Court of Appeals of Texas, Sixth District, Texarkana
Submitted: April 26, 2019
Appeal from the 336th District Court Fannin County, Texas
Trial Court No. CR-17-26337.
Morriss, C.J., Burgess and Stevens, JJ.
K. Burgess, Justice.
Harold Moon was convicted by a Fannin County jury of bail
jumping and failure to appear and was sentenced to six years
and six months' imprisonment. On appeal, Moon complains
that the trial court violated his right to confront witnesses
against him when it admitted testimony from another
proceeding to be read in this proceeding. Because we find no
error by the trial court in admitting this testimony, we
affirm its judgment.
was released on bond from the Fannin County Jail after being
arrested and detained for aggravated assault of a peace
officer, a first-degree felony. The bond was issued
conditioned on Moon appearing in court as required by the
trial court. When the aggravated assault charges came to
trial in May 2017, Moon appeared for jury selection and the
first day of the State's case. However, when the case was
called the next morning, Moon's attorney informed the
trial court that Moon had fallen the night before and that he
had not been able to awaken Moon that morning. When it was
later determined that Moon had been taken to the Texoma
Medical Center in Denison and that at noon Moon was still
unable to communicate, the trial court declared a mistrial.
month later, the State re-tried Moon on the aggravated
assault charge. After hearing the evidence, the jury found
Moon guilty of aggravated assault of a peace officer as
charged in the indictment. The trial then proceeded to the
punishment phase where Moon's estranged wife, Lori,
weeks after the retrial, Moon was indicted on the bail
jumping and failure to appear charge in this case. Shortly
before the trial of this case, Lori died of cancer. During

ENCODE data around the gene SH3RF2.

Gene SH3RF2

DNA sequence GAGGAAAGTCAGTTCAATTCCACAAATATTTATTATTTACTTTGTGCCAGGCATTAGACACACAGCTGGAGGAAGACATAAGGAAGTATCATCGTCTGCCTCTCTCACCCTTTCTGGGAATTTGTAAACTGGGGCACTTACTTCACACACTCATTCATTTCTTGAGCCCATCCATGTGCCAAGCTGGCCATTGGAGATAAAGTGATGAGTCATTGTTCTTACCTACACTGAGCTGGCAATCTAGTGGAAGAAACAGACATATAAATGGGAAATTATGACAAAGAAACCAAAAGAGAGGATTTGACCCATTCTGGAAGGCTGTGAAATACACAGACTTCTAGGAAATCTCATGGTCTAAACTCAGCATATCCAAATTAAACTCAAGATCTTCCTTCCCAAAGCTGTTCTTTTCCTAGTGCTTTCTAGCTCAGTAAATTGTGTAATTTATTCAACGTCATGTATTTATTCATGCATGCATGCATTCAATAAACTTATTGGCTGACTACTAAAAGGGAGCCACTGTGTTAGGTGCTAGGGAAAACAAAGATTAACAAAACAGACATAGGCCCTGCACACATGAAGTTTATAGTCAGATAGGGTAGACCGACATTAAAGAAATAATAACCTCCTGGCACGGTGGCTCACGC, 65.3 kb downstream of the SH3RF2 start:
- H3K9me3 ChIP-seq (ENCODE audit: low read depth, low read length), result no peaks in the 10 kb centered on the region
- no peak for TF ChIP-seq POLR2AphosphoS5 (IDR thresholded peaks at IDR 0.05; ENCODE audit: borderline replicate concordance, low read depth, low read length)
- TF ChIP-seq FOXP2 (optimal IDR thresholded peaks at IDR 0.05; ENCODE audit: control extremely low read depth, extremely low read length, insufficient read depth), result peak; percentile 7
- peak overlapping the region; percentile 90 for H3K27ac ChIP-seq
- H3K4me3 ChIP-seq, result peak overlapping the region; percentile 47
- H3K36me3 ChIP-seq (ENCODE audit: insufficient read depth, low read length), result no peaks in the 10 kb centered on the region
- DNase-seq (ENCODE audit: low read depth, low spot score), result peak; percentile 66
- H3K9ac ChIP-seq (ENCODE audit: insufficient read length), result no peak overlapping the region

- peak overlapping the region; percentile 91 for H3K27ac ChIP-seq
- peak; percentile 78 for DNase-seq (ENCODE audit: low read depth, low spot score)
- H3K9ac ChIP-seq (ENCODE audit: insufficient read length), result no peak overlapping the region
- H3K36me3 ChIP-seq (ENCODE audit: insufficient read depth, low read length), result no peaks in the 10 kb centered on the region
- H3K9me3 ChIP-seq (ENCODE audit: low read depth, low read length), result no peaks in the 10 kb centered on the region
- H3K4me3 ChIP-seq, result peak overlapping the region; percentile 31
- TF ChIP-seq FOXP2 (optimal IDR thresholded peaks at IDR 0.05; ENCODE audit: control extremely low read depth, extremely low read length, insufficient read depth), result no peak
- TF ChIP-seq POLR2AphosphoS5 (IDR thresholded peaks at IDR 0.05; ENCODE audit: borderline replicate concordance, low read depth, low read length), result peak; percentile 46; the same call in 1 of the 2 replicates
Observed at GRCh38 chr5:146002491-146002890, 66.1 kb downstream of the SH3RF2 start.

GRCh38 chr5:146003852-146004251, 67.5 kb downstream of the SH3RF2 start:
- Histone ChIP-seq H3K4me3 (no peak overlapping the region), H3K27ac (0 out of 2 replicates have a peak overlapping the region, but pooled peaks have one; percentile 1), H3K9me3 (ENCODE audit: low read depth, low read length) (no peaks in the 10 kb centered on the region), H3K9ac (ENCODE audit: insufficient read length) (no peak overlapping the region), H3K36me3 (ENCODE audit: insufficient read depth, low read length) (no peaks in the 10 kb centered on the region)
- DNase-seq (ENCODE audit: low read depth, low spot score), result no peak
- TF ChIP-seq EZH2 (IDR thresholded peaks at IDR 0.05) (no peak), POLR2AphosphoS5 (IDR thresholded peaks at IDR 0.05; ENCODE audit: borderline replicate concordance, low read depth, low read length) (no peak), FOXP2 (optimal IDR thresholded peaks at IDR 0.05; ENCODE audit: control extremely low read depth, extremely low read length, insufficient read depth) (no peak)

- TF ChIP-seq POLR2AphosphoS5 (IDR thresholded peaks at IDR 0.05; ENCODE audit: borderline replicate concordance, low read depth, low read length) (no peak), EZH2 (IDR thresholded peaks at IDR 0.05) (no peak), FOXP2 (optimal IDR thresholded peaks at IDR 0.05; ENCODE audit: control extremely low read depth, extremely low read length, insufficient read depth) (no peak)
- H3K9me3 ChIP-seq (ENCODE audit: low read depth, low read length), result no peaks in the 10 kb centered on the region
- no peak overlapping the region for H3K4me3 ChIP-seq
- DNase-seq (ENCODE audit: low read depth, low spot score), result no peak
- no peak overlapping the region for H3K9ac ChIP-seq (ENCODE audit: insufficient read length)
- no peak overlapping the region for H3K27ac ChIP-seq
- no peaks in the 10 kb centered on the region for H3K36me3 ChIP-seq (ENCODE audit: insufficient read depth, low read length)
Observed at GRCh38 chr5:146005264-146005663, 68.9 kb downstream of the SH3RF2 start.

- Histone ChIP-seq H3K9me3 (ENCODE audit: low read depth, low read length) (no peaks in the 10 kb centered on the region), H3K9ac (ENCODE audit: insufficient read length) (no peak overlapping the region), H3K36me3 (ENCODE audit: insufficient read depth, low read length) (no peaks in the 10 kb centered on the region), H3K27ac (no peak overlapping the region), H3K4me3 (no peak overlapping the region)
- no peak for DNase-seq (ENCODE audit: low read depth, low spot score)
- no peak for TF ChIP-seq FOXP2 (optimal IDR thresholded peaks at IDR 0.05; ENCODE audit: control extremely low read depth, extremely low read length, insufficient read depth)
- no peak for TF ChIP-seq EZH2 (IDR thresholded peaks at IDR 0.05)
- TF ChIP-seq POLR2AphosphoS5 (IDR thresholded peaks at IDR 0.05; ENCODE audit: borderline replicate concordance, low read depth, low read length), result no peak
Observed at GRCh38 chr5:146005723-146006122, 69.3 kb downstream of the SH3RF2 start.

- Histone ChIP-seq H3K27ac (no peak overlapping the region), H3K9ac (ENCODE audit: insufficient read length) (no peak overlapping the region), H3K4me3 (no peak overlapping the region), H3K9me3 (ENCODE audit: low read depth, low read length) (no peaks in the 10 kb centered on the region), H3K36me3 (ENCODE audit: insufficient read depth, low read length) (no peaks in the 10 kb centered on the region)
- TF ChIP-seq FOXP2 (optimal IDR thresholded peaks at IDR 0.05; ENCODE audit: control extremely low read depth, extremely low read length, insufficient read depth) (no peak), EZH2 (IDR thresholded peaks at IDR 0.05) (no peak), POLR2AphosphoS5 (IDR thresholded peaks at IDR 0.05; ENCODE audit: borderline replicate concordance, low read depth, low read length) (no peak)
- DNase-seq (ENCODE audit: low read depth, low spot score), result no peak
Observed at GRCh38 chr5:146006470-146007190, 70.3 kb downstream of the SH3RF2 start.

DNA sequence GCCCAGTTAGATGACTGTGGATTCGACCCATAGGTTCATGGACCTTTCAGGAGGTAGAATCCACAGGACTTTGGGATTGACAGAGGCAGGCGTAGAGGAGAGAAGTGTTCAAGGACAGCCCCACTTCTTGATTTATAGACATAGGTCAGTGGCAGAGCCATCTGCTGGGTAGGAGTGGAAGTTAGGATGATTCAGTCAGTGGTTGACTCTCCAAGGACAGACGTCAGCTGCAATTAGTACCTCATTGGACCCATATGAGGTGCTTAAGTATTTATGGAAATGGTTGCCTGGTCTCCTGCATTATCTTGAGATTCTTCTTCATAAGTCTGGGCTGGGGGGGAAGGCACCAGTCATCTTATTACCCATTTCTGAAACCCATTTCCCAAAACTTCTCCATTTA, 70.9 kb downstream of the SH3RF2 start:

the guilt/innocence stage of the trial of this case, over
Moon's objection, the trial court admitted that portion
of Lori's testimony from the aggravated assault trial set
forth in footnote 3. Moon argues on appeal that the
introduction of this testimony violated his Sixth Amendment
right to confront the witnesses against him.
Standard of Review
review a trial court's decision to admit or exclude
evidence for an abuse of discretion. Martinez v.
State, 327 S.W.3d 727, 736 (Tex. Crim. App. 2010). Abuse
of discretion occurs if the decision is "so clearly
wrong as to lie outside the zone within which reasonable
people might disagree." Taylor v. State, 268
S.W.3d 571, 579 (Tex. Crim. App. 2008); Montgomery v.
State, 810 S.W.2d 372, 391 (Tex. Crim. App. 1990) (op.
on reh'g). However, the trial court's discretion is
constrained by the defendant's constitutional
protections, including the Confrontation Clause, which
guarantee him "a meaningful opportunity to present a
complete defense." See Holmes v. South
Carolina, 547 U.S. 319, 324 (2006) (quoting Crane v.
Kentucky, 476 U.S. 683, 690 (1986) (quoting
California v. Trombetta, 467 U.S. 479, 485 (1984))).
A trial court's "[m]isapplication of the law to the
facts of a particular case is a per se abuse of
discretion." State v. Ballard, 987 S.W.2d 889,
893 (Tex. Crim. App. 1999).
Confrontation Clause states, "In all criminal
prosecutions, the accused shall enjoy the right . . . to be
confronted with the witnesses against him." U.S. Const.
amend. VI. The United States Supreme Court has held that,
"[w]here testimonial evidence is at issue," such as
testimony from a prior proceeding, the Sixth Amendment
requires the unavailability of the witness and a prior
opportunity for cross-examination. Crawford v.